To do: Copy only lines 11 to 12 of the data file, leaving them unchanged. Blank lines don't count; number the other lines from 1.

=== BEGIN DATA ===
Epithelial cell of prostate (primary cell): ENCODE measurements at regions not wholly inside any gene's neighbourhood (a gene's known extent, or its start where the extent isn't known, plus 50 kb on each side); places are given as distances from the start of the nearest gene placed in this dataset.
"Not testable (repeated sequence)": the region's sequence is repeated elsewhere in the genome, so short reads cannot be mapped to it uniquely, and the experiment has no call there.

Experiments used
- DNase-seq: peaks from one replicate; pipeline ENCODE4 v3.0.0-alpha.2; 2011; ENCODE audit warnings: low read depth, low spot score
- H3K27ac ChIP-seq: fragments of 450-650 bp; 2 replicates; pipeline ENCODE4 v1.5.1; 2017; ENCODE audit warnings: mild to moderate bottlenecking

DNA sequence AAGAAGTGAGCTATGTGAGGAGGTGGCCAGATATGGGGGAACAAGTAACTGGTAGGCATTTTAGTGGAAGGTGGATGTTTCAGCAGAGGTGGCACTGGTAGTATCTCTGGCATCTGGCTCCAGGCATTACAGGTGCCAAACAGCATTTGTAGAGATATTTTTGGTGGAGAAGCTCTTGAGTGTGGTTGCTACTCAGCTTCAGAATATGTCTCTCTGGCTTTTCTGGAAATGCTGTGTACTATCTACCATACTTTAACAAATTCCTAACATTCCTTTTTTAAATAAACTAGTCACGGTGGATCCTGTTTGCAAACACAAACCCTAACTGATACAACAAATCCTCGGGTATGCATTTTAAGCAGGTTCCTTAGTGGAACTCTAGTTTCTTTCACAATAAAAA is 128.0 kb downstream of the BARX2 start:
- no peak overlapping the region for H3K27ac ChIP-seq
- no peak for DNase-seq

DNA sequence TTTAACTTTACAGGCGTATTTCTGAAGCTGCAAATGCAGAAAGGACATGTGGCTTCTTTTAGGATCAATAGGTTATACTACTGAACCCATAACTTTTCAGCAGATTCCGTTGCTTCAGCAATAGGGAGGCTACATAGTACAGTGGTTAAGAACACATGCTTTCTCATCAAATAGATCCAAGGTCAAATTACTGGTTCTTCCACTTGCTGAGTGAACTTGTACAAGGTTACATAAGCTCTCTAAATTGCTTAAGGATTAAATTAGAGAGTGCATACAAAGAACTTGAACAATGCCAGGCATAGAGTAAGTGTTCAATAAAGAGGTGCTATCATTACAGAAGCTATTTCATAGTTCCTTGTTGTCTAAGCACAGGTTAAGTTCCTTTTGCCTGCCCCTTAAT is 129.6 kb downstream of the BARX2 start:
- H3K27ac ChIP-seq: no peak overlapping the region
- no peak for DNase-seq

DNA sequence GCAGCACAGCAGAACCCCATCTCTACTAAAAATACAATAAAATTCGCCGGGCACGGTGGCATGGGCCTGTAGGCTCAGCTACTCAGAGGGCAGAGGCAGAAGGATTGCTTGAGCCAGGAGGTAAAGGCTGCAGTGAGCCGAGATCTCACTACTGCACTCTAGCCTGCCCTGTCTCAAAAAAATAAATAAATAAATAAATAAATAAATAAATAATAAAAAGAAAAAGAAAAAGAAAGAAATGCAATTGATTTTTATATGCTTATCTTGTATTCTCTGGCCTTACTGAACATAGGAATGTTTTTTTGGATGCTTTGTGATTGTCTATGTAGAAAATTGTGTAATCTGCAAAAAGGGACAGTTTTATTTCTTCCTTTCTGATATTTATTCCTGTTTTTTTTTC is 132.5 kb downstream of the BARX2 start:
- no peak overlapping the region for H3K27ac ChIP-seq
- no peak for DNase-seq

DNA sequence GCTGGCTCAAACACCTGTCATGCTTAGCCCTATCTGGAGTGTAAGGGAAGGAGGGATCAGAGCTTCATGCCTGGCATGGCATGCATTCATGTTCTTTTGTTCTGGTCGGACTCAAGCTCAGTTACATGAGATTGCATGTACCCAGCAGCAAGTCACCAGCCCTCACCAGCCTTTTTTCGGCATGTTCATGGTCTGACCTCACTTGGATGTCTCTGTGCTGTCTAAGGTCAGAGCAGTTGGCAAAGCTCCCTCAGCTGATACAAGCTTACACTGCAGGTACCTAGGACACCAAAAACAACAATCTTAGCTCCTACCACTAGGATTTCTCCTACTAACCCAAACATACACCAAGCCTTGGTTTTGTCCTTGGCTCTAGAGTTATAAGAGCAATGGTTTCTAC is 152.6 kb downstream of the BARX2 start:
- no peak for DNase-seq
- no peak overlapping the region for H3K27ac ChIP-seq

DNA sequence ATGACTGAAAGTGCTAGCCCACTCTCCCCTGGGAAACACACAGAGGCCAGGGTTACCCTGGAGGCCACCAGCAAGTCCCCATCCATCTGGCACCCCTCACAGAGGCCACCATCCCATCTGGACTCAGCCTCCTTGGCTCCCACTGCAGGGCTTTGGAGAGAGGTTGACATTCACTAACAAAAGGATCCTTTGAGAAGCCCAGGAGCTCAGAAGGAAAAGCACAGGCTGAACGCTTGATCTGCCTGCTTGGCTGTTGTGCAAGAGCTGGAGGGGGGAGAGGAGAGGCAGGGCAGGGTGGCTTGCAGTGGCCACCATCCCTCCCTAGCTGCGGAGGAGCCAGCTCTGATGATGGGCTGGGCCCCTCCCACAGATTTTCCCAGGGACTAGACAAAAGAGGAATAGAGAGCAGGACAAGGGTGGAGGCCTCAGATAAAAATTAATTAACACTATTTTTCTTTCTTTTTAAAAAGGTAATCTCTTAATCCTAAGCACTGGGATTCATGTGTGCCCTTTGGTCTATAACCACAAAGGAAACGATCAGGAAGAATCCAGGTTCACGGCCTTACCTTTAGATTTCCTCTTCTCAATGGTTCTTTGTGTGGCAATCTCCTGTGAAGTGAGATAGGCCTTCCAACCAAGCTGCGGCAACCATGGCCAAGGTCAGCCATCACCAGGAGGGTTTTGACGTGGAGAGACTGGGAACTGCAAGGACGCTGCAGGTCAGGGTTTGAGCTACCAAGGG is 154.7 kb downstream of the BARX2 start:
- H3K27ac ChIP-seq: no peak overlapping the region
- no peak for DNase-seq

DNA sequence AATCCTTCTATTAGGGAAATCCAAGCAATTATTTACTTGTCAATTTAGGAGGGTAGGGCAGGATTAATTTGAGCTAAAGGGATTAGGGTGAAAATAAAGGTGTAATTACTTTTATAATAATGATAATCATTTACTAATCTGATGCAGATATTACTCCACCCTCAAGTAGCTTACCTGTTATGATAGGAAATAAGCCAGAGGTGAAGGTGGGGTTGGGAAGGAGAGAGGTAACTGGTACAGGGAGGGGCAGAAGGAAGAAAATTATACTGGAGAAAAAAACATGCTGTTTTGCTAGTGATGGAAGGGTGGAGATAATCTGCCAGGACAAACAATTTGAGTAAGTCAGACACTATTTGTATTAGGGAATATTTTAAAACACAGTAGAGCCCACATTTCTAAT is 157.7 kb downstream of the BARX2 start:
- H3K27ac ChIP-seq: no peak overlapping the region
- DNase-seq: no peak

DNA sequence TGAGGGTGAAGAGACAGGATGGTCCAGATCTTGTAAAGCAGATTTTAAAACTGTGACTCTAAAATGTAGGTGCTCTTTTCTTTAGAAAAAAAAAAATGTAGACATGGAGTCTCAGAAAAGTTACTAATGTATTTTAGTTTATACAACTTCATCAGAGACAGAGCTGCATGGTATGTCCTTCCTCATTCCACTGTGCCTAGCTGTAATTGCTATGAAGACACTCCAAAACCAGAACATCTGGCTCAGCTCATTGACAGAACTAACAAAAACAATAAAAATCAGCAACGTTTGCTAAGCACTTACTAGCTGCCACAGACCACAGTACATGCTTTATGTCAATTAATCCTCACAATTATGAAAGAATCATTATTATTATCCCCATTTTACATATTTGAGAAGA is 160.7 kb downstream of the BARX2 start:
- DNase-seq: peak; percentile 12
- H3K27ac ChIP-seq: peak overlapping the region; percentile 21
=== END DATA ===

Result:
- no peak for DNase-seq

DNA sequence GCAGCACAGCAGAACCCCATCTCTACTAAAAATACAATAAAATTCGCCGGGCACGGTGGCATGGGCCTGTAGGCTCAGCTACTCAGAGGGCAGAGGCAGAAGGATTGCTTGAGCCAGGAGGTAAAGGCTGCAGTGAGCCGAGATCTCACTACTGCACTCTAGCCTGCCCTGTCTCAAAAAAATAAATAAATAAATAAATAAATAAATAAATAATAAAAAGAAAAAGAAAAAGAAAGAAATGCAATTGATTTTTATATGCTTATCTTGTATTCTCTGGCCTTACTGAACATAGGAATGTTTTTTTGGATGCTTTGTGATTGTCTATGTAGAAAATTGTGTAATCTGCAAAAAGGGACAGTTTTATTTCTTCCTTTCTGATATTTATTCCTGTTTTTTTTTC is 132.5 kb downstream of the BARX2 start: